The Best Thing I've Learned From My TEFL/TESOL Course
2018-11-24 Linda Dunsmore Alumni Experiences
A TEFL course is the first step towards a successful career in teaching English abroad. A TEFL course, whether taken online or in-class, covers a wide range of topics from lesson planning and classroom management, to English grammar and pronunciation techniques. In this post, one of our TEFL graduates shares their thoughts on the best thing they’ve learned from their TEFL/TESOL course with ITTT.
This post was written by our ITTT graduate Leif O.
The best thing that I learned from my TEFL/TESOL course is that teaching is more nuanced than just having a lesson plan and letting the ESA formula do the work. With these kinds of courses, it is so easy to get so caught up in the theory and the teaching practices that we forget about crucial components like compassion and empathy. The children that I will be teaching will be trying the best that they can to learn a foreign language. That’s admirable, and there is no time block in a formal lesson plan for telling students that what they are doing matters.
I learned that these nuances manifest themselves in a couple of different ways. First, there are nuances with how you should interact with young learners. A lesson plan can get you far in terms of content and teaching methods, but you still have to remember that there should always be a human element in your teaching style. A teacher can come off clinical or cold if they follow the lesson plan to a T because the words on the page don’t remind you to smile at the learners and utilize the powerful technique of human connection. There is real value to be gained for both the teacher and the student when a connection is formed. That is something that will never make it in the lesson plan but is crucial for engagement.
There are also nuances in how to interact with your own environment. It is important to be excited and smiley, but it is equally important to give off a grounded and steady mien in the classroom. The students do want to be entertained (particularly very young learners) but one cannot forget that they are looking up to someone and need to see stability. These young learners are not only learning the language from you; they are also learning how to be a person your age, so a kind of confidence and clear thinking will show them that they can be confident and clear-headed too.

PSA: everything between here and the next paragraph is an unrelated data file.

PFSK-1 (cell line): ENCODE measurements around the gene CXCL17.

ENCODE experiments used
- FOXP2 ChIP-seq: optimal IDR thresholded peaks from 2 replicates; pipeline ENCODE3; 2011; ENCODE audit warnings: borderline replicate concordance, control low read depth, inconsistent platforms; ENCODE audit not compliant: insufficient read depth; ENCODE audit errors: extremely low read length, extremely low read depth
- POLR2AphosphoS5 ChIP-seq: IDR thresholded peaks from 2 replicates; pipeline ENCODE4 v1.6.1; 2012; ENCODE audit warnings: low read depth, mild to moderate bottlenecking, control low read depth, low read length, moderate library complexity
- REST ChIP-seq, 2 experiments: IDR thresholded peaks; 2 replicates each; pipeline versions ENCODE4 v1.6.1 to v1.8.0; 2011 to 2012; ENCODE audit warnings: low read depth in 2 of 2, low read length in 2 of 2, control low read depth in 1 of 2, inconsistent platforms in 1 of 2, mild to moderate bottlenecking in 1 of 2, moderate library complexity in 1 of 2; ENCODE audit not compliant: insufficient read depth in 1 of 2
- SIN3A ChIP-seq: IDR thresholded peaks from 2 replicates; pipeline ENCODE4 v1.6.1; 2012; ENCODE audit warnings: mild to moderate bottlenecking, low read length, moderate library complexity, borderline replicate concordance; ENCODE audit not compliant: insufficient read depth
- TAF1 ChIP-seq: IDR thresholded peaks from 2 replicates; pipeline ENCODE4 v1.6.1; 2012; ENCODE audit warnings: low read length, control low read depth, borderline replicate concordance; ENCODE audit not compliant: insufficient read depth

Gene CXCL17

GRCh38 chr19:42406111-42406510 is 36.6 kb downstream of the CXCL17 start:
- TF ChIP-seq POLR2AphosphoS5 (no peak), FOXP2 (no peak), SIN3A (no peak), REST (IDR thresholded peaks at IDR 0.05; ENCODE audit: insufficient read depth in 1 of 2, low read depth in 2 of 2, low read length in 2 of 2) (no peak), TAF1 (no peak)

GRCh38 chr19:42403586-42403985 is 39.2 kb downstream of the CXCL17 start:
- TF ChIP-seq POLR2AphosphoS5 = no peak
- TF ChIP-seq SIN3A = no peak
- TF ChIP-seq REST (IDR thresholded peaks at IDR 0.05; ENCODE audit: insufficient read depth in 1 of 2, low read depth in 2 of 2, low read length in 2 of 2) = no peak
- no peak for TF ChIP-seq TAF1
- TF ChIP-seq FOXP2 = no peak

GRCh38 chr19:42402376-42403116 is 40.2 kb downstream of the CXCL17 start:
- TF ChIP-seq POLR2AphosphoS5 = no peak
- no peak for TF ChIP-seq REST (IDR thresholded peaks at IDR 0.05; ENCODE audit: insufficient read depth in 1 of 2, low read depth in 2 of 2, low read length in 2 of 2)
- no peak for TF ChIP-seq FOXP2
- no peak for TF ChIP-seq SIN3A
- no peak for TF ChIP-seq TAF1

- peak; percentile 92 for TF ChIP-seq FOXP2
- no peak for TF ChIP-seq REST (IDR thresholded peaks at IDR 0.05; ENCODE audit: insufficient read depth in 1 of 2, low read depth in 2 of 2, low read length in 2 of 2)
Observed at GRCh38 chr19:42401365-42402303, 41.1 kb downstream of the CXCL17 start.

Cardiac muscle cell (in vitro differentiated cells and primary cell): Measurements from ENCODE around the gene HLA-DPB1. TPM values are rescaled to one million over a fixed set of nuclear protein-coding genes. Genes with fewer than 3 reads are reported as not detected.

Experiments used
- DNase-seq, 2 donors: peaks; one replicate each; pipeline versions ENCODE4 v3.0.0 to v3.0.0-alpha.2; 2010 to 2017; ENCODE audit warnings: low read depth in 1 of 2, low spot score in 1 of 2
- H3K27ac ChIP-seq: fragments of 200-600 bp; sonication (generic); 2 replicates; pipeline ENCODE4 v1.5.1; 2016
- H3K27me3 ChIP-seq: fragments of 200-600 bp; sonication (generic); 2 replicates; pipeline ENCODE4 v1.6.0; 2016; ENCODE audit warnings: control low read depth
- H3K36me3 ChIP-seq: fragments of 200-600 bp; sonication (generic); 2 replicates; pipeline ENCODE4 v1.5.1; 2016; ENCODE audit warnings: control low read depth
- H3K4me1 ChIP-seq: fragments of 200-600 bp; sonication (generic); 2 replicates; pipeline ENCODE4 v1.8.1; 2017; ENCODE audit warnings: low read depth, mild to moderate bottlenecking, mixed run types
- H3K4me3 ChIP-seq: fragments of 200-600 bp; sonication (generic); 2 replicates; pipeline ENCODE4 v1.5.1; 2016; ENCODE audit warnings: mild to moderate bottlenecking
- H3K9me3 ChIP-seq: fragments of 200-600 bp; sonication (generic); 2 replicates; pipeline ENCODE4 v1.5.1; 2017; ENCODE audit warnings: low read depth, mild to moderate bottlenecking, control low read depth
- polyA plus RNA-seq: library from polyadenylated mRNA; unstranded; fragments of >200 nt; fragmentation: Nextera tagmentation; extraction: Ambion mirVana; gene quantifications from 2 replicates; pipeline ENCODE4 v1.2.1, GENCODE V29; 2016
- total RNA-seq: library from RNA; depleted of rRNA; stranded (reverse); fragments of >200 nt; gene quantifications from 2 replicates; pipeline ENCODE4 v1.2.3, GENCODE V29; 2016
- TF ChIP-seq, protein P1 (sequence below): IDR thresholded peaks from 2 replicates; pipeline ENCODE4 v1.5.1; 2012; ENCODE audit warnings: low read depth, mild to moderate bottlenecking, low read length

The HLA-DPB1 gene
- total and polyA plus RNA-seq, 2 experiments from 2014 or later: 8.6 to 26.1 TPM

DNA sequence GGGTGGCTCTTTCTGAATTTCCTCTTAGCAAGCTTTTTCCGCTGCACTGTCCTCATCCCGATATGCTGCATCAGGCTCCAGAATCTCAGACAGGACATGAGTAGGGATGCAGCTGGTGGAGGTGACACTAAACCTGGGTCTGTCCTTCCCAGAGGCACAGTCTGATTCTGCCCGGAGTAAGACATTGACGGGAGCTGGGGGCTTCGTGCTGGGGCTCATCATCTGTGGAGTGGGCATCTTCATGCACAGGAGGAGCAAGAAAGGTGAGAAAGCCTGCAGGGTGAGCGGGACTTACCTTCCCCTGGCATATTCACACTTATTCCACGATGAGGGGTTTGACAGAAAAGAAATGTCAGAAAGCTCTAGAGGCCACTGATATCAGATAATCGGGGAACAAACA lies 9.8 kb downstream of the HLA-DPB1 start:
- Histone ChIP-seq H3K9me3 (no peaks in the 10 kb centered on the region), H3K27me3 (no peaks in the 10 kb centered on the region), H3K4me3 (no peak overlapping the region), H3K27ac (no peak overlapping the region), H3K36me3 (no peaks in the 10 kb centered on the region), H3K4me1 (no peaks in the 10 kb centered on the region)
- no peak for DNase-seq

There are also nuances, of course, regarding the culture that you are teaching in. Coming from the USA is especially important to realize, as my country has quite an unsavory reputation in many parts of the world. Showing that you are a thoughtful American can go a long way in breaking down stereotypes and building connections between two countries that may not interact very frequently. If one goes into teaching as a brash American who knows all the answers, that will just align with what they see on the international news every day. There is no place for bravado in a land that is not yours; Americans have been far too authoritarian on whose land is whose for far too long. Those entitled sentiments do manifest themselves in American culture, so it is important to understand how those affect how an American sees the world. Politeness and respect mean an immense amount, especially if the person is from a country like the USA which historically has not respected some of the world’s borders or people.
It is also useful to note that there are nuances that will be missed. There will be a faux pas, slip-ups, and mistakes. But I will keep in mind that I can have an effect, whether that be the friendship with a young child, a classroom, or a culture steeped in tradition and custom, and so the nuances become just as important as everything else.
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